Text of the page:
Campbell Clark (The Globe and Mail) on Ottawa’s “squeeze play” to get the provinces into is child-care plan: How can Ottawa make the provinces play along? Mr. Hussen wouldn’t say. But the feds do have a strategy: a squeeze play. It means getting some provinces in quickly, with a promise that their constituents will see a deep cut in child-care fees starting next year. Premiers who don’t sign up will have constituents wondering if they will missed out.
Brad Lavigne (The Globe and Mail) on why the NDP must recommit to Jack Layton’s project: “For Jack, the goal was to win. Some scoffed at the time, but he never wavered. And he mobilized the party and its resources around that singular objective.In the 2011 election, campaign staff constantly asked themselves one vital question: “Does what you’re doing directly contribute to winning seats?” If it didn’t, you were advised to stop doing it. Staffers understood that every minute in which they were not working on winning votes, they were losing. It’s time to rally around the same philosophy. The NDP needs to see itself as a contender, not just a bystander – and declare itself as such.”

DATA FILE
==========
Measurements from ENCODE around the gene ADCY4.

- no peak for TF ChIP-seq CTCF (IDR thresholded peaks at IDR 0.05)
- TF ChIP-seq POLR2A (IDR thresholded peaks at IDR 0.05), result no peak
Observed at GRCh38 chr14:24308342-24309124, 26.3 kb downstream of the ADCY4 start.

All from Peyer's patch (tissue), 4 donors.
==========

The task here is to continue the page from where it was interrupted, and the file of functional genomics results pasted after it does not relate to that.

Don Braid (The Calgary Herald) on the shutdown of the Alberta legislature: “There are many things a government with a severe crisis on its hands probably shouldn’t do. Leaving town is one of them.”
Paul Meyer (Policy Options) on Ottawa’s refusal to support a UN nuclear weapons ban treaty: “While most Canadians are aware of the massive destructive power of nuclear weapons, they are rarely asked their opinion about them. Earlier this month, a Nanos poll provided the responses of 1,000 Canadians to a set of nine questions on the theme of nuclear disarmament. The clear preference of 80 per cent of those surveyed was that the world should work to eliminate nuclear weapons.”
READER’S POLITICAL QUESTIONS